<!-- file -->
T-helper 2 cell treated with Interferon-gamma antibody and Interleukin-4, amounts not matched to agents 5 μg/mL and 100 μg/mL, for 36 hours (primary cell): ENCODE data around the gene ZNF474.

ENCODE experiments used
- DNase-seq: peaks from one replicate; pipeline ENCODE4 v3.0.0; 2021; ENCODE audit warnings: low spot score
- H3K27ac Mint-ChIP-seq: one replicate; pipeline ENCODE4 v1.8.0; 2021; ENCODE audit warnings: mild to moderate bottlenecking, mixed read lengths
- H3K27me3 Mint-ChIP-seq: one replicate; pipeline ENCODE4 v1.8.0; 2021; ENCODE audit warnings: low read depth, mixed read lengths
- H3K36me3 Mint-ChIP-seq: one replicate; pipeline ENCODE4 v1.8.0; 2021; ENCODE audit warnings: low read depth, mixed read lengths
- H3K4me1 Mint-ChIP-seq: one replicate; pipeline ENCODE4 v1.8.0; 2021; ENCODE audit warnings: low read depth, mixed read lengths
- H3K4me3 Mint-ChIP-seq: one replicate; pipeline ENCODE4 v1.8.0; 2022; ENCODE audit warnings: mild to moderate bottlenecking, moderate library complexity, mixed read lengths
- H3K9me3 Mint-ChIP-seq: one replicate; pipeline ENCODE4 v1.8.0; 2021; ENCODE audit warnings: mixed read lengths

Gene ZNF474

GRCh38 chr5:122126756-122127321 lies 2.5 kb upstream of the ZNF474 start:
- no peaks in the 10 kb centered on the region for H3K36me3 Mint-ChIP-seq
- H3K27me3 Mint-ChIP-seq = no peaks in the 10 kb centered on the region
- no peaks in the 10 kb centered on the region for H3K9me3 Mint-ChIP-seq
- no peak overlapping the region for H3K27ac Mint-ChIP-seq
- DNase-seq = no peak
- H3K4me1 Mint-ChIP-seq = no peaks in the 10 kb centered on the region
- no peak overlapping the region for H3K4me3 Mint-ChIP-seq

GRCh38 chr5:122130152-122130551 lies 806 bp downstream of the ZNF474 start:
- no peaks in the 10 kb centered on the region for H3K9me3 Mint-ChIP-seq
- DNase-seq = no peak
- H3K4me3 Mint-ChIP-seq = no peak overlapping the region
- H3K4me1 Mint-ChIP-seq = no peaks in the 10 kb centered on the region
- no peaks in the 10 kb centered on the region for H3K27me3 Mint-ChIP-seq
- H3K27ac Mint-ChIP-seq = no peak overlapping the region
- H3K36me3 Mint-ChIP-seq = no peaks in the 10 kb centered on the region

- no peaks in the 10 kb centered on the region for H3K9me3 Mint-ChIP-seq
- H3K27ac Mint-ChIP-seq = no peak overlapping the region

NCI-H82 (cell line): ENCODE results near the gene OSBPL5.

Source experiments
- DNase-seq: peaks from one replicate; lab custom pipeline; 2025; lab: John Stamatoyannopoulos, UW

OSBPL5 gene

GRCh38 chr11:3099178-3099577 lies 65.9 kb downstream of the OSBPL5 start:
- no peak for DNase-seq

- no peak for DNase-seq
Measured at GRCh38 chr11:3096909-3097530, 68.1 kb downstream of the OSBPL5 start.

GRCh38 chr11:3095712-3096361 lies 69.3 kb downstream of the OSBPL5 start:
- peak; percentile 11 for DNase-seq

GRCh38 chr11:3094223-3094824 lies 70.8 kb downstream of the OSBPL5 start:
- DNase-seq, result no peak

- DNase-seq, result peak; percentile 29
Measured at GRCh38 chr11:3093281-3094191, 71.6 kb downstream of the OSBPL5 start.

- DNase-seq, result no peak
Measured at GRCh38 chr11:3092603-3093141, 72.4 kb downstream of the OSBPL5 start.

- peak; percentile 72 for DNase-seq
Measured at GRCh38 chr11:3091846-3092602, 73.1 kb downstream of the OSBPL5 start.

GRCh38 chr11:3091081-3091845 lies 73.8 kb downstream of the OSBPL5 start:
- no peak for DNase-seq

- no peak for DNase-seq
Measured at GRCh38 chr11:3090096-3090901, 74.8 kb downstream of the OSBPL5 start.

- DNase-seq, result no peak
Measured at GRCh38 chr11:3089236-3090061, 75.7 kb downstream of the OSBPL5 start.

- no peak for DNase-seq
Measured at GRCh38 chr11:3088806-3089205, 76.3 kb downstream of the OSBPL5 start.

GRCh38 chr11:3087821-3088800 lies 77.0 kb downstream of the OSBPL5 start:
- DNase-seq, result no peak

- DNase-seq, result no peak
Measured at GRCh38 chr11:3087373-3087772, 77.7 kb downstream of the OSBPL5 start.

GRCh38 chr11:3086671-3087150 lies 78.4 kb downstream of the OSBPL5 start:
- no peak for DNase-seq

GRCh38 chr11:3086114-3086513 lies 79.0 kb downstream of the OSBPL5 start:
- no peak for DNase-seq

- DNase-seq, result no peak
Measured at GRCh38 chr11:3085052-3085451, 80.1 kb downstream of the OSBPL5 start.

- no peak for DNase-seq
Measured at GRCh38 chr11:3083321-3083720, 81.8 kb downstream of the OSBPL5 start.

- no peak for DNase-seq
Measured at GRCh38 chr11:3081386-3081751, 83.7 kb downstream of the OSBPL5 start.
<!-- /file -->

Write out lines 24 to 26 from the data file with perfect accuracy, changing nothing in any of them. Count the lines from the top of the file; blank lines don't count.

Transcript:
- no peaks in the 10 kb centered on the region for H3K27me3 Mint-ChIP-seq
- H3K27ac Mint-ChIP-seq = no peak overlapping the region
- H3K36me3 Mint-ChIP-seq = no peaks in the 10 kb centered on the region